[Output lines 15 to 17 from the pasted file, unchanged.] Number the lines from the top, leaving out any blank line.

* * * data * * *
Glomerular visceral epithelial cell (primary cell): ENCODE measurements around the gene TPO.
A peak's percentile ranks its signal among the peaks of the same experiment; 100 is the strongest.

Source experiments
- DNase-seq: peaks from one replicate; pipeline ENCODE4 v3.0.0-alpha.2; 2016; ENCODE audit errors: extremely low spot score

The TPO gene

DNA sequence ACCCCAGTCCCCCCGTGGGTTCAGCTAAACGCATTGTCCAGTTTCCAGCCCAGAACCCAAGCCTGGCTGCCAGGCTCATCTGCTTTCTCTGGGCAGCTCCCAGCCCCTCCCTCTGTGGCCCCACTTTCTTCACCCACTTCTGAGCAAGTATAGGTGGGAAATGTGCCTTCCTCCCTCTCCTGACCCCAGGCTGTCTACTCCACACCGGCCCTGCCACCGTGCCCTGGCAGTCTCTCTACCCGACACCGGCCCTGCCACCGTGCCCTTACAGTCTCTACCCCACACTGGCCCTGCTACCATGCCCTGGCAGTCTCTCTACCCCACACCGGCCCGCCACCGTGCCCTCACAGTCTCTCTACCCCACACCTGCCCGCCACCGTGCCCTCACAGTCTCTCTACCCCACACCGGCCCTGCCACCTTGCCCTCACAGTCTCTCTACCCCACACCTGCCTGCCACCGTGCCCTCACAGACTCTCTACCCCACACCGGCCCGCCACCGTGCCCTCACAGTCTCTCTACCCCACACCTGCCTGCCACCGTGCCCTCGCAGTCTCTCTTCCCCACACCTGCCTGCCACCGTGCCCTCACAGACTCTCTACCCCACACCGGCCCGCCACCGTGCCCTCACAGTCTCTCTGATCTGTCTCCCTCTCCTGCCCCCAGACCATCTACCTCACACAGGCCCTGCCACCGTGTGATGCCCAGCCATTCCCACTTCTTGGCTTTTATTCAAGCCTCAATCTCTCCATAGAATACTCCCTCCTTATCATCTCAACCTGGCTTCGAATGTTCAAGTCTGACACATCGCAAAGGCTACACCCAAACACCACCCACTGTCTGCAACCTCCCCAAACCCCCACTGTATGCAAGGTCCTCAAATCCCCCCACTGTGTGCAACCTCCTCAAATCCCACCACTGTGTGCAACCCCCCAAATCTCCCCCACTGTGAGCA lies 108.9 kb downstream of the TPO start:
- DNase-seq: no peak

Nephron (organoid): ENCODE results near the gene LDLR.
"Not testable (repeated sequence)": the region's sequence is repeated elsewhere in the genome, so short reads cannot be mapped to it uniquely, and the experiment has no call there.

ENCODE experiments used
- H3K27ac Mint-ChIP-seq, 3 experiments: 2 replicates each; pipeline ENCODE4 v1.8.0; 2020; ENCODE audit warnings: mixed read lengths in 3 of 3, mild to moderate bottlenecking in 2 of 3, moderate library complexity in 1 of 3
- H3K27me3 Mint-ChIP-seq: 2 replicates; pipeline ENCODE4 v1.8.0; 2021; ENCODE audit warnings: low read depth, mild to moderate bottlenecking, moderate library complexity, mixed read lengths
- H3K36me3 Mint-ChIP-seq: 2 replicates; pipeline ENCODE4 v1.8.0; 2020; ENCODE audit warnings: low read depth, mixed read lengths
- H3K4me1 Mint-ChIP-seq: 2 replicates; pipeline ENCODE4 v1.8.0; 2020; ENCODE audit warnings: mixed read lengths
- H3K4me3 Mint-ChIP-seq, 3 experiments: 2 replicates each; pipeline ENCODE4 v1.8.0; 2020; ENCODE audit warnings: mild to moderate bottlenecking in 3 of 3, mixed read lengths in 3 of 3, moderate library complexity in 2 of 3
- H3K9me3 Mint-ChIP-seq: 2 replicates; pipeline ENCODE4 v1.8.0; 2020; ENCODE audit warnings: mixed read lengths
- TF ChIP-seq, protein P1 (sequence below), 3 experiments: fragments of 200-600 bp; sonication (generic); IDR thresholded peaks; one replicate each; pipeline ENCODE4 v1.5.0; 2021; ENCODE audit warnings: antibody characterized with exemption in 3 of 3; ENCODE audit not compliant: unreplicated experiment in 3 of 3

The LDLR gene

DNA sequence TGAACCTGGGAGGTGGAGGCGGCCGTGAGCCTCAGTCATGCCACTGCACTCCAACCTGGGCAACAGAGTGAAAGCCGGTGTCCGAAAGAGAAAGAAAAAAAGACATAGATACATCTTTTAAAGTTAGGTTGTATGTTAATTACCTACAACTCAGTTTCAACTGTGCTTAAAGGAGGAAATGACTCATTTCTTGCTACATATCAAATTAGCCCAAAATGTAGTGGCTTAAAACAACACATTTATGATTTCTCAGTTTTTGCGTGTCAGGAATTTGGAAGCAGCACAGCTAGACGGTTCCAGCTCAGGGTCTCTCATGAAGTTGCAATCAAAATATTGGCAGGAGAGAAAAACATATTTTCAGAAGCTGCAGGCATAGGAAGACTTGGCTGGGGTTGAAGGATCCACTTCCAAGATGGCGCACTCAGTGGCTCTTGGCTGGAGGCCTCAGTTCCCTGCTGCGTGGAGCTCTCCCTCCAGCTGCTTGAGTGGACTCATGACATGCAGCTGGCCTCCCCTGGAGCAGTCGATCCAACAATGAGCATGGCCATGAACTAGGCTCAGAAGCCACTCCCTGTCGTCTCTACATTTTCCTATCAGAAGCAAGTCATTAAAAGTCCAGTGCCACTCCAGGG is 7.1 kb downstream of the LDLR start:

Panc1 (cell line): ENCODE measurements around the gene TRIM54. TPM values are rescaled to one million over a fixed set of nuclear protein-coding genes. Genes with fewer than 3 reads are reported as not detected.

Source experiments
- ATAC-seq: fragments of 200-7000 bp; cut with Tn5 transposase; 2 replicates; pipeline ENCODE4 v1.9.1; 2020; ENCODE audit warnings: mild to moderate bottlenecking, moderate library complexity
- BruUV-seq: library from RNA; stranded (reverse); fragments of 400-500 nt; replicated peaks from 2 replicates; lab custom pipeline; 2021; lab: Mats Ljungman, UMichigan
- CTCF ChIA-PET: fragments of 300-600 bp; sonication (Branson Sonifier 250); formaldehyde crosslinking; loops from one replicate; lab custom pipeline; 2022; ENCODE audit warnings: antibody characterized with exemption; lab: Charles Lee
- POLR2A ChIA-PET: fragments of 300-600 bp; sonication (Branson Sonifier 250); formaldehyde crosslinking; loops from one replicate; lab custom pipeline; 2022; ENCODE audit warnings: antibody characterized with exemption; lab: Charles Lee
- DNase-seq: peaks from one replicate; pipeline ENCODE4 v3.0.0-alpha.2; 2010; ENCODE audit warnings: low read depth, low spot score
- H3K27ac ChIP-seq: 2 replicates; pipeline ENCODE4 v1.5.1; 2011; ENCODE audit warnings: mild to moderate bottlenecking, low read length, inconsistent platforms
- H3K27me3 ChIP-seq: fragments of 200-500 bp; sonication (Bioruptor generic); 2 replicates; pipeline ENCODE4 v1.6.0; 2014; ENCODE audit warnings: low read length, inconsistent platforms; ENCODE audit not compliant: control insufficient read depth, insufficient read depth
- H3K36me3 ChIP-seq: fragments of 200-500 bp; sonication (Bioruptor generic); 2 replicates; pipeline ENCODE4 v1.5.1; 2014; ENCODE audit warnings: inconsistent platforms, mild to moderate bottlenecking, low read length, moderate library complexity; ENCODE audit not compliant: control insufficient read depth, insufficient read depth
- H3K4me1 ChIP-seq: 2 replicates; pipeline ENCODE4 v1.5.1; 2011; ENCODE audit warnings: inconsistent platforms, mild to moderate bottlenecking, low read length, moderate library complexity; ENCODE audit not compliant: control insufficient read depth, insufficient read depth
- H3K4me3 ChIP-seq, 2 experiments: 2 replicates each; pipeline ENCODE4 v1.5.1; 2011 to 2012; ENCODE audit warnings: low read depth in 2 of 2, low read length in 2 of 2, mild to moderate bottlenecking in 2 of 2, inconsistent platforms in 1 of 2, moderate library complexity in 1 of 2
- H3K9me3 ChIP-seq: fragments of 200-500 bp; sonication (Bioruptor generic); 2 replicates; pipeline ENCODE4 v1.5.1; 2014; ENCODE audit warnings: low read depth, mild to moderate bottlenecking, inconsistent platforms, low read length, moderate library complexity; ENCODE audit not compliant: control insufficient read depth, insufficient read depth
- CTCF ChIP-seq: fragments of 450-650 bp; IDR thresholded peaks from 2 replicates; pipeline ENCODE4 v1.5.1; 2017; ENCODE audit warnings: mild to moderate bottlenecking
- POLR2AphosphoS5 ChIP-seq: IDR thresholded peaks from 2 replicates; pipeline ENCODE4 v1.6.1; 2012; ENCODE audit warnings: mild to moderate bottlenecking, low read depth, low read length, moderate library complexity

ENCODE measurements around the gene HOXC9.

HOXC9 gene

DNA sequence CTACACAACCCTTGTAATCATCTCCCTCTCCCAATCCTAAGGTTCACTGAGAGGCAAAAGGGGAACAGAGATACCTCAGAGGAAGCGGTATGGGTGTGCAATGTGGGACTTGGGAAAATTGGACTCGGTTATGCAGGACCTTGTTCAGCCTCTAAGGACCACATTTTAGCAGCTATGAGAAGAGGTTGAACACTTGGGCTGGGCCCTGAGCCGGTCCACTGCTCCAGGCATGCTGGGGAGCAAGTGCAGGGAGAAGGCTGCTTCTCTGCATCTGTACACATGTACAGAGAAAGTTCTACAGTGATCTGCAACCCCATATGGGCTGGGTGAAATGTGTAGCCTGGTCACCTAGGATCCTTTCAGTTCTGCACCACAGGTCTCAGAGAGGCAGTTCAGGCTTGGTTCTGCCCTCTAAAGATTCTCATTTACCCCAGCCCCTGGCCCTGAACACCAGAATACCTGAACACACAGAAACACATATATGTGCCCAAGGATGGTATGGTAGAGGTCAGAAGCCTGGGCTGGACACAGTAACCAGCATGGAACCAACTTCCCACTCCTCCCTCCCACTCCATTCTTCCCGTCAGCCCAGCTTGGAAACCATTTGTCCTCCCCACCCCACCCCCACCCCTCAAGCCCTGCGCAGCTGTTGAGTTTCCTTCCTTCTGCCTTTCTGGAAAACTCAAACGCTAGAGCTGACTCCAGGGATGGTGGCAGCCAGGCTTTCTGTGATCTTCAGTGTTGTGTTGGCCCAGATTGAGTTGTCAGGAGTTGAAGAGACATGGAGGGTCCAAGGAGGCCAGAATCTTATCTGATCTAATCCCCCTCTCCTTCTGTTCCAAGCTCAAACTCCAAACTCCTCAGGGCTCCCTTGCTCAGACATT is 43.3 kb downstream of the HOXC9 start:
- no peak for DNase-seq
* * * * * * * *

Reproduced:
- H3K4me3 Mint-ChIP-seq, 3 experiments: 2 replicates each; pipeline ENCODE4 v1.8.0; 2020; ENCODE audit warnings: mild to moderate bottlenecking in 3 of 3, mixed read lengths in 3 of 3, moderate library complexity in 2 of 3
- H3K9me3 Mint-ChIP-seq: 2 replicates; pipeline ENCODE4 v1.8.0; 2020; ENCODE audit warnings: mixed read lengths
- TF ChIP-seq, protein P1 (sequence below), 3 experiments: fragments of 200-600 bp; sonication (generic); IDR thresholded peaks; one replicate each; pipeline ENCODE4 v1.5.0; 2021; ENCODE audit warnings: antibody characterized with exemption in 3 of 3; ENCODE audit not compliant: unreplicated experiment in 3 of 3